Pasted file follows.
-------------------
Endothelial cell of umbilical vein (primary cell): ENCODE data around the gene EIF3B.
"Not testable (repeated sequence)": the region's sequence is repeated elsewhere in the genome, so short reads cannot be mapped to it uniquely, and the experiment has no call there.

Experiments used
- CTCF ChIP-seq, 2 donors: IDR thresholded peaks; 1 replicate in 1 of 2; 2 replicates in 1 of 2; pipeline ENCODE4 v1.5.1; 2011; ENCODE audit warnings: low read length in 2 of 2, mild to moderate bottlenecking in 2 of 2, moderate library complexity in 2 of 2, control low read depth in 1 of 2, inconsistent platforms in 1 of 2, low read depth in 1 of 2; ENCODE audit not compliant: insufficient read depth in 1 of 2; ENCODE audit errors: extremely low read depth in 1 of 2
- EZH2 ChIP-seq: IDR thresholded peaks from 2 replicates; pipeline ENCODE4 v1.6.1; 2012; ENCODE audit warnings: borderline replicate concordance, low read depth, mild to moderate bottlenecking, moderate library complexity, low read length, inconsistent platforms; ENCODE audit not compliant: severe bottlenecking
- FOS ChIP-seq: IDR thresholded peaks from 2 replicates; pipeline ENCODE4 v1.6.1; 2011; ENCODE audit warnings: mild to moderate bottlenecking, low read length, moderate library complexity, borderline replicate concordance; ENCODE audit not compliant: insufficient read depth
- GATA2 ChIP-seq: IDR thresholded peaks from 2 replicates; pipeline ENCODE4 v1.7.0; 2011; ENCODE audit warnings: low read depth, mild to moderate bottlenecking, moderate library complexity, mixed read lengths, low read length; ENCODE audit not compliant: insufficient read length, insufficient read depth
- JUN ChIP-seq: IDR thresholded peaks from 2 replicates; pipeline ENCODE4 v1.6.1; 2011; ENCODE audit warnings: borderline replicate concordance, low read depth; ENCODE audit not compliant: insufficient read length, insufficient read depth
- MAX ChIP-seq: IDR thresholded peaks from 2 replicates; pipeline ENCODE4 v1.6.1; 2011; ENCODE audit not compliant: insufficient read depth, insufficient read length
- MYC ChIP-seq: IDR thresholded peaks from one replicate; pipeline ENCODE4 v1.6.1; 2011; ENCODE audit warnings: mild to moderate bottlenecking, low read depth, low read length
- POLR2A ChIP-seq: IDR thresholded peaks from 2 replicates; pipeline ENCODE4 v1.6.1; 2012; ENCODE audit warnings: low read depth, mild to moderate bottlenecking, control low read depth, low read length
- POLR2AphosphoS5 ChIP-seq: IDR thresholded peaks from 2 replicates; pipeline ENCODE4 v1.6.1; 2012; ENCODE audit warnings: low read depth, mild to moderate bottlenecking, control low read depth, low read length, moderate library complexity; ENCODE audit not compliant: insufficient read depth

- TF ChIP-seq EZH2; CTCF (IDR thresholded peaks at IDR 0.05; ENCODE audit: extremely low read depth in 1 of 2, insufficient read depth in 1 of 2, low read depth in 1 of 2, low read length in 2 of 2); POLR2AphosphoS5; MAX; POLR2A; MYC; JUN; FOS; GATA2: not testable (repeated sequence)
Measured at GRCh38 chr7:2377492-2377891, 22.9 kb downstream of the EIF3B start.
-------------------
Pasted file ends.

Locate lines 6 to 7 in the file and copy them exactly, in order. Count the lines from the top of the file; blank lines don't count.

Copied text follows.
- FOS ChIP-seq: IDR thresholded peaks from 2 replicates; pipeline ENCODE4 v1.6.1; 2011; ENCODE audit warnings: mild to moderate bottlenecking, low read length, moderate library complexity, borderline replicate concordance; ENCODE audit not compliant: insufficient read depth
- GATA2 ChIP-seq: IDR thresholded peaks from 2 replicates; pipeline ENCODE4 v1.7.0; 2011; ENCODE audit warnings: low read depth, mild to moderate bottlenecking, moderate library complexity, mixed read lengths, low read length; ENCODE audit not compliant: insufficient read length, insufficient read depth